You can also create Projects. With Projects it becomes easier to organize your tasks. Under Projects, you can create tasks and sub-tasks.
Why I use Todoist and not another task management application?
To be frank, every person has his or her own reason to use a particular application or for that matter, to use anything. I like the interface. It has practically everything I need in a typical task-management application. I can easily arrange tasks according to my preference. By simply pressing “S” the tasks are re-arranged by time and date. These tasks can be easily dragged to various sections. They are very easy to create using natural language without having to go through some calendar pop-up, although the calendar pop-up is also available. It is synced in real time so no matter what device you’re using, you are up to date with your task scheduling. The no-frills interface keeps you focused.
There is a Gmail add-on (I don’t know if it is available in all the browsers, but it is available on Google Chrome) that allows you to directly add links to your individual email messages to your Todoist tasks so that in case you need to do some follow-up, you can remember to do it.
One of my personal peeves is that it hides completed tasks. This is something that I like in a task management app like Any.do and even Wunderlist (another great app that has been, unfortunately, wrapped up): you can see what tasks you have completed. The developers of Todoist believe that showing completed tasks creates unnecessary clutter because we should be focusing on the tasks that need to be completed rather than tasks that are already complete. Although I agree with their logic, sometimes we need to see what all is done.
Multiple times I have posted the suggestion on their website. I have also suggested that they can keep the current system of hiding the completed tasks, but in the Settings Dashboard, they can allow people to select whether they want to hide the completed tasks or they want to show them.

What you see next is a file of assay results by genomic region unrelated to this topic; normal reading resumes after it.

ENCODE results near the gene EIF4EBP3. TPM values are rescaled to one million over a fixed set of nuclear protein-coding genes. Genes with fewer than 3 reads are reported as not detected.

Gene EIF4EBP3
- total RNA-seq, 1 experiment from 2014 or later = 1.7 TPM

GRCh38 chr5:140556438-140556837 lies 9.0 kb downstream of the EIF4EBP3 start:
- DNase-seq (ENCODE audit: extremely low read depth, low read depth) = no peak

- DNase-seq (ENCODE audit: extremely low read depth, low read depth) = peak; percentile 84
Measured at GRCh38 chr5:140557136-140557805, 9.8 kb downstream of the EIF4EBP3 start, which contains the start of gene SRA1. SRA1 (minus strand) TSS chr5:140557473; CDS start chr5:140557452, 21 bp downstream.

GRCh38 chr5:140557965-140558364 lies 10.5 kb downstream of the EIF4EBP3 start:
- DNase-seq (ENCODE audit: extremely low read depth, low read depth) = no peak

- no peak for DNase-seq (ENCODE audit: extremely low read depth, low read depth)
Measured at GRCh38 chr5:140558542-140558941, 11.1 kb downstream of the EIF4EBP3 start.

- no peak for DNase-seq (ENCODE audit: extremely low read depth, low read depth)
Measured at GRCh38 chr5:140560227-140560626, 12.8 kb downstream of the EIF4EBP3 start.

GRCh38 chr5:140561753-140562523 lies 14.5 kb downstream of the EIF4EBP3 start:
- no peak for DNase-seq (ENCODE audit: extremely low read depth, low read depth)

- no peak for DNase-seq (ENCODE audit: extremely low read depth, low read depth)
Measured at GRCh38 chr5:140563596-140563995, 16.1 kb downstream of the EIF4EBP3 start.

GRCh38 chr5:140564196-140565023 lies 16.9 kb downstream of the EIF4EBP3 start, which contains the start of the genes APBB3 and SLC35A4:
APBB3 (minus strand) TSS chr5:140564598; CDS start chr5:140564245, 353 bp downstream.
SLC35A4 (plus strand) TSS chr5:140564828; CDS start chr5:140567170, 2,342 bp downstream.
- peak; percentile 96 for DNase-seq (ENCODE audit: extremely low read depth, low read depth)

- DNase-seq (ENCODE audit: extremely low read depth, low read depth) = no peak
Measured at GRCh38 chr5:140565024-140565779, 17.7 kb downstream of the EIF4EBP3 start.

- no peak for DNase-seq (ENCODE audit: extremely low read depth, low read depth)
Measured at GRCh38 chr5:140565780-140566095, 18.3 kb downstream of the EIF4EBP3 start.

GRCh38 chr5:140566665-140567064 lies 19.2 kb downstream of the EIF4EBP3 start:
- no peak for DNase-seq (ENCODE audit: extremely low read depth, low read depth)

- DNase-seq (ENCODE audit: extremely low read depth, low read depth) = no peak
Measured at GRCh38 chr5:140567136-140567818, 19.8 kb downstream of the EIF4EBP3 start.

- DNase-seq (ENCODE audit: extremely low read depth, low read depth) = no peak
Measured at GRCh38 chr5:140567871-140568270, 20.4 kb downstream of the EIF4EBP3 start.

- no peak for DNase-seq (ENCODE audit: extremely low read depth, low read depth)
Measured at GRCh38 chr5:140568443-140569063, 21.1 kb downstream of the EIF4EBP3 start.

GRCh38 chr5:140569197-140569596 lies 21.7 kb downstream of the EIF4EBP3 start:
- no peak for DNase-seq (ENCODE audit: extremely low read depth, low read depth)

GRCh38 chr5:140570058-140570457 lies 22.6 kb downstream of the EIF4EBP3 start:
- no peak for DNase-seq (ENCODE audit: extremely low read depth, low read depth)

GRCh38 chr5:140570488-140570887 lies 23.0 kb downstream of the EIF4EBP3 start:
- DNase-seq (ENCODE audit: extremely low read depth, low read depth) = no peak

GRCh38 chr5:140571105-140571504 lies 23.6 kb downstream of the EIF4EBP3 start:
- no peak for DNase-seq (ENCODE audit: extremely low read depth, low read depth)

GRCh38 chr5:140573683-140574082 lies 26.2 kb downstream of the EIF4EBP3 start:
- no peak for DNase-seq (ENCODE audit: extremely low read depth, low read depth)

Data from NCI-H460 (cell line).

Another small problem is that right now Todoist doesn’t sync with Google Calendar in real time. Although they say that the problem is from Google and not from Todoist there are other task management tools that can synchronise easily with Google Calendar. Right now if you want to sync your tasks with Google Calendar, you have to go through a third-party tool like Zapier, which is not free.
But these are small problems and I’m sure they’re going to be sorted out soon.
Todoist is a great task management tool or app. It really helps you schedule and organize your tasks in as efficient a manner as possible. It works in almost every environment: so far I have used Todoist on Android and iOS, and the web-based interface on my Windows 10-based PC.
And what a coincidence! Just after posting this Todoist review I came across the following blog post: Why creating a to-do list is derailing your success.
It’s a totally unrelated topic but somewhat related. This is something I have come across multiple times, although it has got nothing to do with technology. What works better, a to-do list or a calendar? A big problem with a to-do list is that it doesn’t tell you how much time a particular task is going to take; this is something that a calendar app can tell you. But then again, this is concerned with preference and not with a particular technology.